Jean Carn went by many names. Born Sarah Jean Perkins, She changed her name to Jean Carn when she started recording music, only later to add an e under the advice of a numerologist.
One thing didnt change though; She has a beautiful voice; it has a five octave range. Her interpretive and improvisational skills were second to none. In fact, it was so good, she was in her church choir at the age of 4. Yep, 4. She could play instruments too; The piano, the clarinet, and the bassoon, mastering all three.
She was first noticed by a little group named Earth Wind and Fire to whom she provided uncredited vocals on their first 2 LP's. She went on to work with Norman Conners and Michael Hendersonbefore she was signed to Gamble and Huff's Philadelphia International Records; her debut album in 1977 Jean Carn merged the best of '70s soul and jazz with solid songwriting and tight instrumental support (MFSB, Instant Funk). The debut single "Free Love" was a hit and in 1978, her second album for the label, Happy to Be With You, was released. It included the single "Don't Let It Go to Your Head.", in my opinion one of the greatest soul records recorded.
Carn's third Philadelphia International album When I Find You Love was produced by Dexter Wansel, Gamble and Huff, and Jerry Butler. It included the great "My Love Don't Come Easy" and is considered to be one of her best LP's. She then switched to the subsidiary TSOP imprint for her final outing for them, released in 1981, Sweet and Wonderful. It included a duet featuring Glenn Jones.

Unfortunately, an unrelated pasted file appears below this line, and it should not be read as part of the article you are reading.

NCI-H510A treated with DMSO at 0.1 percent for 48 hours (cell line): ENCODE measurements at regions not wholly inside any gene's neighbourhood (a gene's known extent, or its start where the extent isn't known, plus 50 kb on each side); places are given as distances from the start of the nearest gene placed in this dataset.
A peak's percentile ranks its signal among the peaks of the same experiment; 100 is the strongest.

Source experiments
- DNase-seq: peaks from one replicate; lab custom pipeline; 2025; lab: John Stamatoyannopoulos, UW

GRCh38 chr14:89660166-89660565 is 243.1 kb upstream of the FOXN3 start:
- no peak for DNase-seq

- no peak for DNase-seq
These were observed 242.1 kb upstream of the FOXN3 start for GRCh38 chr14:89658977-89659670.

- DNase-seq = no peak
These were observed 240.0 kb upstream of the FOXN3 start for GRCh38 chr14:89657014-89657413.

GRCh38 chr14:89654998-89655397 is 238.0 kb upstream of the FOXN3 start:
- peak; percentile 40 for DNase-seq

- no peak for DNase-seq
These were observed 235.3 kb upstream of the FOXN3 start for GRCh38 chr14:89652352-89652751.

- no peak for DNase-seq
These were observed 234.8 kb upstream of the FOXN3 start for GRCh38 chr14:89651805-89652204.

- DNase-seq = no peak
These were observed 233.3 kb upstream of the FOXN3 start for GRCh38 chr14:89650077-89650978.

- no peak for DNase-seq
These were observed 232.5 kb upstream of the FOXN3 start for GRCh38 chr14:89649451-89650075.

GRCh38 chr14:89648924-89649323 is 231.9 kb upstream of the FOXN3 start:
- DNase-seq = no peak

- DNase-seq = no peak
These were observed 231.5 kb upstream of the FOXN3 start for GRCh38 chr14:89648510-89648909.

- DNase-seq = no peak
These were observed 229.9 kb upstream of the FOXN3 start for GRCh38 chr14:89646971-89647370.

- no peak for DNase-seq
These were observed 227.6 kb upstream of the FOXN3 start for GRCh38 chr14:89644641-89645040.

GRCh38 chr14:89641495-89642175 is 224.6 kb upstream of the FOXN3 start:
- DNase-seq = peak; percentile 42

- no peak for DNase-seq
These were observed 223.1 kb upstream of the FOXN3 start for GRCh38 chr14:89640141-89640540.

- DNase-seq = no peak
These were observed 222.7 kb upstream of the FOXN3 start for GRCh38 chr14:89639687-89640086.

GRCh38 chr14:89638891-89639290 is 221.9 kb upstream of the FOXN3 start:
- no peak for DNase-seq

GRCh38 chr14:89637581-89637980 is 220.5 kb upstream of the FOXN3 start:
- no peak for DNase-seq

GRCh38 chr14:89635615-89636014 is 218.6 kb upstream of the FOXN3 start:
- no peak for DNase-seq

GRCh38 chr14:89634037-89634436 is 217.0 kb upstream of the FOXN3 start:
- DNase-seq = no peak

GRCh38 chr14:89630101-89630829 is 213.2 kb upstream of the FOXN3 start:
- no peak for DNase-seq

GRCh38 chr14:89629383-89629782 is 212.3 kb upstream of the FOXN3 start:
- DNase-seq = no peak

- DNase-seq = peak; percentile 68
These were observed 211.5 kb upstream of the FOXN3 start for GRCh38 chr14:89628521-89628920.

Carn moved to Motown Records in 1982, making her label debut with the album Trust Me, but a scheduled follow-up LP was canned and is reportedly in the vaults, following Ms. Carn's leaving the Motown roster. Her career continued, recording the like of Closer Than Close (produced by saxophonist Grover Washington Jr), You're a Part of Me (produced by Nick Martinelli), and the Love Lessons album.
Enjoy, Im back with new music next week, Grizz will be with you on Monday.
The Soul Mixtape Presents - The Artists - Jean Carne